If you receive a traffic ticket, do not delay – follow the instructions on the ticket for the plea you want to make. Your driver license will be suspended indefinitely if you do not answer the ticket in the time allowed, or pay a fine (other than parking tickets and fines), surcharge, crime victim assistance fee or suspension-termination fee. If you do not respond that you have received the ticket, you could be found guilty by default conviction. If you are convicted by default, your license will be suspended for not paying the fine and a judgment will be entered against you.
The DMV Traffic Violations Bureau (TVB) processes the tickets for non-criminal moving traffic violations issued in the five boroughs of New York City and Rochester. The TVB system allows the other courts in these areas to concentrate on criminal cases. This includes driving offenses like Driving While Intoxicated (DWI) and driving while suspended or revoked. In other areas of the state, traffic violations are processed in the criminal and traffic court of the city, county, town or village where the alleged offense occurred. No matter what court system is involved, every motorist who receives a traffic ticket can present a defense and be represented by a lawyer.
Traffic Tickets Received Out of State
The New York State Department of Motor Vehicles does not record convictions of moving traffic violations by NYS non-commercial licensed drivers in other jurisdictions, except traffic offenses committed in the provinces of Ontario and Quebec in Canada. Out-of-state traffic convictions, except for Ontario and Quebec, are not added to your New York State “violation point” driving record.
However, your New York driver license will be suspended if you fail to answer a ticket for a moving traffic violation in any state except Alaska, California, Michigan, Montana, Oregon or Wisconsin. Your license will remain suspended until you answer the ticket. For clearance of your NYS driver license or permit you must submit proof to the NYS Department of Motor Vehicles that the ticket has been satisfied. If you are a driver from any state, except one of the six states listed above, you will have your driver license suspended in your own state if you fail to answer a moving traffic violation summons in New York State.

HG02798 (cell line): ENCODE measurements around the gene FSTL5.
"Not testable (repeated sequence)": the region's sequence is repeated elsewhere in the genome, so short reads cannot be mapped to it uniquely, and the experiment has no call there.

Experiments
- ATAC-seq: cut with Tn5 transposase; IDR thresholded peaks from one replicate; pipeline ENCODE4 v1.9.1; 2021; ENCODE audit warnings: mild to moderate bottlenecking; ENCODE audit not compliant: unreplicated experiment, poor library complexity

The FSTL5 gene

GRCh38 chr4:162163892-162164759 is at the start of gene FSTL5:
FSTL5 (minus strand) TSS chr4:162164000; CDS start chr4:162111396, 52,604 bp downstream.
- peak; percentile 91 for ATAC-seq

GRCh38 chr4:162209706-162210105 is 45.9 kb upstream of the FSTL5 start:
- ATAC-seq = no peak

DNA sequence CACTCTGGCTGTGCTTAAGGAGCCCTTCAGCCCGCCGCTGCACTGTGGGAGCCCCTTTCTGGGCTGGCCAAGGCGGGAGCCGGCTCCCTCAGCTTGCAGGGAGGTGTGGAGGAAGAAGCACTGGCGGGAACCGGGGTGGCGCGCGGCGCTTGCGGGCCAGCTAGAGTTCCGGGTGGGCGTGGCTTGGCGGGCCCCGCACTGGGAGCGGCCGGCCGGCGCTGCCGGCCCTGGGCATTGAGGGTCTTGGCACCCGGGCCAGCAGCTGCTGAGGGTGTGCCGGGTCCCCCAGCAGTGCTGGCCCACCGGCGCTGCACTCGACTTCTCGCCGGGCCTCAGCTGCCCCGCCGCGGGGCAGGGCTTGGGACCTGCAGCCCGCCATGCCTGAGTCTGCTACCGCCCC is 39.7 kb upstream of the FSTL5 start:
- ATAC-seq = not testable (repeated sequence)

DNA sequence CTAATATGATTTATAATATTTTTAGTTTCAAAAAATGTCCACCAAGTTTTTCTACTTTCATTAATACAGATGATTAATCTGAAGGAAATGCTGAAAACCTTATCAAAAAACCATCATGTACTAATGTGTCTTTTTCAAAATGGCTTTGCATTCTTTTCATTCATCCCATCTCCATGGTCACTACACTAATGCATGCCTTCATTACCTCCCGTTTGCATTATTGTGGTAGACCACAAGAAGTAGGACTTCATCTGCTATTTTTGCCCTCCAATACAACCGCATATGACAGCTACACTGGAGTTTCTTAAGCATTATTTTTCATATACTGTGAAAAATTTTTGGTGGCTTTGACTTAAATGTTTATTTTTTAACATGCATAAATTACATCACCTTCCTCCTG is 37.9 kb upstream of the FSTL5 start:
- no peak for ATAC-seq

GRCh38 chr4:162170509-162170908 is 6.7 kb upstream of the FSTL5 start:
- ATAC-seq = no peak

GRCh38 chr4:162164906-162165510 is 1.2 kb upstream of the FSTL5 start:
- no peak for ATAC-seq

If you are over 21 years old and are convicted of an alcohol- or drug-related driving violation (e.g., DUI) in another state or the provinces of Ontario and Quebec in Canada, your New York driver license will be revoked for at least 90 days. Out-of-state drivers who get tickets in New York State can contact the motor vehicle department of their own state or province about how a conviction affects them.
If you are under 21 years old and convicted of any alcohol or drug-related violation that occurred out of state, your New York driver license will be revoked for at least one year. If you have any alcohol conviction your license will be revoked for at least one year or until the age of 21, whichever is longer.
The New York State Department of Motor Vehicles records the conviction of any New York driver for criminal negligence, homicide, or assault that arises from the operation of a motor vehicle and which results in death. The driver license or privilege to drive will be revoked and vehicle registrations may also be revoked. It does not matter if the conviction occurred in this state or another state.